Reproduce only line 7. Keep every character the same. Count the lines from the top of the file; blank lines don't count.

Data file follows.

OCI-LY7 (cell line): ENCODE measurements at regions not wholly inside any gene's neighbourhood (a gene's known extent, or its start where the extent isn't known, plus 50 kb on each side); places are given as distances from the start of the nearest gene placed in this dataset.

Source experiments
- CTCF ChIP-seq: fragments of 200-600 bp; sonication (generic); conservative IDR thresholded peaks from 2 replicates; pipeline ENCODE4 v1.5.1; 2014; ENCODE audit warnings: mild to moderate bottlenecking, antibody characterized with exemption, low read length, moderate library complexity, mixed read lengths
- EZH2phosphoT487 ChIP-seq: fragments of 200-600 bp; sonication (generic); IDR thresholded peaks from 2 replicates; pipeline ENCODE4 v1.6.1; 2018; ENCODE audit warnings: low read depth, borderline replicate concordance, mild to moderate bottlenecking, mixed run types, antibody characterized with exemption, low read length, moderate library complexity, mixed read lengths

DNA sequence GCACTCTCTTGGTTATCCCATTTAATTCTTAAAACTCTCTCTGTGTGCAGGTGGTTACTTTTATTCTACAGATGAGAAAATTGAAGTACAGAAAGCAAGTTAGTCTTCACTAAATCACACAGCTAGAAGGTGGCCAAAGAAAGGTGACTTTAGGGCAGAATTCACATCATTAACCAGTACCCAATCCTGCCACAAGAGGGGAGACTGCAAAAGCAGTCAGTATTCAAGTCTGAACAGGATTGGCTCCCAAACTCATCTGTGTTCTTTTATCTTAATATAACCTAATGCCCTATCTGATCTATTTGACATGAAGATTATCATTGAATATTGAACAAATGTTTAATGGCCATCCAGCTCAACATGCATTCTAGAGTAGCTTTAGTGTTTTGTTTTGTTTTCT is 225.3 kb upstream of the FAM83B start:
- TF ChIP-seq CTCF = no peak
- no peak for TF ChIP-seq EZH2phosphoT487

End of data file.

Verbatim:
- no peak for TF ChIP-seq EZH2phosphoT487